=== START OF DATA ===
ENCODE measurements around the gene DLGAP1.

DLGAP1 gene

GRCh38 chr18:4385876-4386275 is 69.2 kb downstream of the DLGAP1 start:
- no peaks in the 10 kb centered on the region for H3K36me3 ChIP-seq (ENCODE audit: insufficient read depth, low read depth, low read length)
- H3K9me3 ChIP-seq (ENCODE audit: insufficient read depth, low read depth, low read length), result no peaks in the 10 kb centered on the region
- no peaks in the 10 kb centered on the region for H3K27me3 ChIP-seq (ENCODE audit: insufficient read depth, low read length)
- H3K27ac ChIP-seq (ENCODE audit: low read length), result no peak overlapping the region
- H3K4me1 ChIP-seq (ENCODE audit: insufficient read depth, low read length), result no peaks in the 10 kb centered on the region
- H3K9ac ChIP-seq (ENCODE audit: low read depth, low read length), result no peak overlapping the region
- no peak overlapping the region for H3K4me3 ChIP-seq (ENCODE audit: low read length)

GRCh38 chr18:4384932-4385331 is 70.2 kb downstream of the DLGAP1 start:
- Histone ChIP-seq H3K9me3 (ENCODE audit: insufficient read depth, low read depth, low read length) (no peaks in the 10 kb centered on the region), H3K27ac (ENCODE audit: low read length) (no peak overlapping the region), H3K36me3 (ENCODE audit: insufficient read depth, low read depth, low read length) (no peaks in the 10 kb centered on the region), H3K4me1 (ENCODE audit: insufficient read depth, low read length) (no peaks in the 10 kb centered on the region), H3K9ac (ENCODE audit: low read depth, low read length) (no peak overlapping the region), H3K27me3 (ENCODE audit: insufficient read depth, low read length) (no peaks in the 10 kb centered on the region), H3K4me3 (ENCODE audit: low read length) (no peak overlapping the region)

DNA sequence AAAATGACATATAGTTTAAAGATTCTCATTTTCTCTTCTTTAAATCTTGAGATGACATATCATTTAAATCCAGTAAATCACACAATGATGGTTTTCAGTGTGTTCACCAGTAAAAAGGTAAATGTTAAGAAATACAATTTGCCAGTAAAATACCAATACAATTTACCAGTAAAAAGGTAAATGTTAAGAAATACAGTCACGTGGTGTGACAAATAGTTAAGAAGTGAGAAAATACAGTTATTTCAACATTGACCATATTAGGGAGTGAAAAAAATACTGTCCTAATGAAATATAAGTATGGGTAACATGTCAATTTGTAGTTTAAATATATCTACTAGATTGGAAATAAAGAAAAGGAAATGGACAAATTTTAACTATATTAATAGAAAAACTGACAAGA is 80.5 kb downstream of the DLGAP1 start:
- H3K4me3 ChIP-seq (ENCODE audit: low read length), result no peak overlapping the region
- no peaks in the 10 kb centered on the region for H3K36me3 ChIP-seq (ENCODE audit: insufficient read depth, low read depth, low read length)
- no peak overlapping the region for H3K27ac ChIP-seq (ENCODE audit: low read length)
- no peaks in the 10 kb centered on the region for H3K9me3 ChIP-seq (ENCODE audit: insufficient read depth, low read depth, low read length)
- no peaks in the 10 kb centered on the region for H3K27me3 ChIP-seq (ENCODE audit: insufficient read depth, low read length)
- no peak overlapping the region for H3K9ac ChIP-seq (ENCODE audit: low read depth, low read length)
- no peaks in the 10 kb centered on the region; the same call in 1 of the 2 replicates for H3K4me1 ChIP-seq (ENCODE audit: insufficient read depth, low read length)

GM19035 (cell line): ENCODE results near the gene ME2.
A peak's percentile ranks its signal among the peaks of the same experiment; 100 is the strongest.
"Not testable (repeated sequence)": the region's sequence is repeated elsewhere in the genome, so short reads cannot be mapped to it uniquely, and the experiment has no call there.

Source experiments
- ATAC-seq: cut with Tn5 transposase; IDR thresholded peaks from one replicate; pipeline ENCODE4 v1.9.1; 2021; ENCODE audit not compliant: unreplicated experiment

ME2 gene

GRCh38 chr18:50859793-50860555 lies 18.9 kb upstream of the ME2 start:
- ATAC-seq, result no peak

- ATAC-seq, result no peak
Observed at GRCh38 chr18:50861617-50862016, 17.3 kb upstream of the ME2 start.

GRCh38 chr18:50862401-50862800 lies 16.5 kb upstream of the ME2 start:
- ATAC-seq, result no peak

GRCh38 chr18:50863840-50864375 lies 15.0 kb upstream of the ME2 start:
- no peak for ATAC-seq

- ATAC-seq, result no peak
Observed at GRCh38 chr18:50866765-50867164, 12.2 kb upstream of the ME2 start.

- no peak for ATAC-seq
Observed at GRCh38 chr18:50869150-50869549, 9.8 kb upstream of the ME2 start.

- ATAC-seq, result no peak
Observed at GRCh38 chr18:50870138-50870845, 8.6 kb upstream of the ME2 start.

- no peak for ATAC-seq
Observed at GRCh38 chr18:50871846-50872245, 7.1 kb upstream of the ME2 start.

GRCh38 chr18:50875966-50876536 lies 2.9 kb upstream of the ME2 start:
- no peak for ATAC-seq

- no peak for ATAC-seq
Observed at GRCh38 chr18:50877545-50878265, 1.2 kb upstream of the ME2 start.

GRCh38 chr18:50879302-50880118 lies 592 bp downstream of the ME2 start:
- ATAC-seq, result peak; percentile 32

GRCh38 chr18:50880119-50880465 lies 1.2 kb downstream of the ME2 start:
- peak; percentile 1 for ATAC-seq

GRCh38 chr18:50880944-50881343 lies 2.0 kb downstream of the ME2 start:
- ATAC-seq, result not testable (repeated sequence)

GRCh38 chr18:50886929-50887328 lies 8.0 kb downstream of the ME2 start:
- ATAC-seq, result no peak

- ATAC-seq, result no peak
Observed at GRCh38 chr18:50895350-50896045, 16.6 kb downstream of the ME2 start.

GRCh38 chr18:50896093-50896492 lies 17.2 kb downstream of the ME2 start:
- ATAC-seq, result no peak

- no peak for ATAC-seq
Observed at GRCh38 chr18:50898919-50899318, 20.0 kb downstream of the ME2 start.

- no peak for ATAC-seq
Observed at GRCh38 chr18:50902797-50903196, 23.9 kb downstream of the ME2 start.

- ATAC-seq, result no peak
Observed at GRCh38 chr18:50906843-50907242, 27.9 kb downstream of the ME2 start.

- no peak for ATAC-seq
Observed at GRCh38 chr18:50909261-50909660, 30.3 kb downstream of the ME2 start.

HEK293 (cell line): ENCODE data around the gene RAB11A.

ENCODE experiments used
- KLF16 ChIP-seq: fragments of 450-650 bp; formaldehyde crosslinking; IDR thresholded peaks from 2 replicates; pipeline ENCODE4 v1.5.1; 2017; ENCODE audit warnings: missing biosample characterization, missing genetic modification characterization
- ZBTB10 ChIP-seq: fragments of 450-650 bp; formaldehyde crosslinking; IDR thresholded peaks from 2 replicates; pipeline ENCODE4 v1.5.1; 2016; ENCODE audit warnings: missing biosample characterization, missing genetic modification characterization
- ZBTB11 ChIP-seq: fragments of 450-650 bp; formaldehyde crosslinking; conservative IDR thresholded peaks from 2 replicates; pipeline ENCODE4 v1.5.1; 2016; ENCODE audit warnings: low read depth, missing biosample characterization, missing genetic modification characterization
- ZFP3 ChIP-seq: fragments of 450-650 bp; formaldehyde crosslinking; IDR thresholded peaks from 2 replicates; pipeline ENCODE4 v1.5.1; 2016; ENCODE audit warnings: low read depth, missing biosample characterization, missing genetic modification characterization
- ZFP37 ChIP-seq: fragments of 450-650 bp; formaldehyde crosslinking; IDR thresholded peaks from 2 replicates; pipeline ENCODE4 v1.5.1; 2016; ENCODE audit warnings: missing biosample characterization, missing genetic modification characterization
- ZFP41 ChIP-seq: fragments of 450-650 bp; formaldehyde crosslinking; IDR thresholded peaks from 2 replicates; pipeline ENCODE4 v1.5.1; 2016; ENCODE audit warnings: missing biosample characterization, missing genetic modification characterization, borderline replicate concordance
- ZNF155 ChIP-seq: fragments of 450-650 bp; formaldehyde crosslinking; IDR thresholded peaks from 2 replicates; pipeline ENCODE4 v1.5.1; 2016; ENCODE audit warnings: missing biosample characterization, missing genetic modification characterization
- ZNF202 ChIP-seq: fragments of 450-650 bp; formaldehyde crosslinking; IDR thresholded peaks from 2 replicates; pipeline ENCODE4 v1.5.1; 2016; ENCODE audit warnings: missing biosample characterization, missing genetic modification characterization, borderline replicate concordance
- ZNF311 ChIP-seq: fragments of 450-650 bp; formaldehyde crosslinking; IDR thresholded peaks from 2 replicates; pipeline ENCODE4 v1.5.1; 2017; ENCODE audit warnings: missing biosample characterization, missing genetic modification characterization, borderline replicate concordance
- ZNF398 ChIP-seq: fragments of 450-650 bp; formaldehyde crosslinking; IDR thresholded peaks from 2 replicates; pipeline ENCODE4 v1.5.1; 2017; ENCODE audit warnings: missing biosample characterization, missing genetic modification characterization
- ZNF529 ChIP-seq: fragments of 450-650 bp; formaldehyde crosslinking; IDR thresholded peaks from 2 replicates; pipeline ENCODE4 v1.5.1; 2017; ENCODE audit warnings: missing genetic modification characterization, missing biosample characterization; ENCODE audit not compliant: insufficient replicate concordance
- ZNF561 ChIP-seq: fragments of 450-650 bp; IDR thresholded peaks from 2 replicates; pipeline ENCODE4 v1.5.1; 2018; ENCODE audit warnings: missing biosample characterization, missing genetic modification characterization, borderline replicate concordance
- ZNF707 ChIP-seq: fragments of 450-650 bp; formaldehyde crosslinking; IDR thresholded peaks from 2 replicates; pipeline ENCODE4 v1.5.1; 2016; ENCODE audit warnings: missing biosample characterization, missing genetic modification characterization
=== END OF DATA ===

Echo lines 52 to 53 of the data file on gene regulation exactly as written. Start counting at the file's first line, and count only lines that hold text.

- ATAC-seq, result not testable (repeated sequence)

GRCh38 chr18:50886929-50887328 lies 8.0 kb downstream of the ME2 start: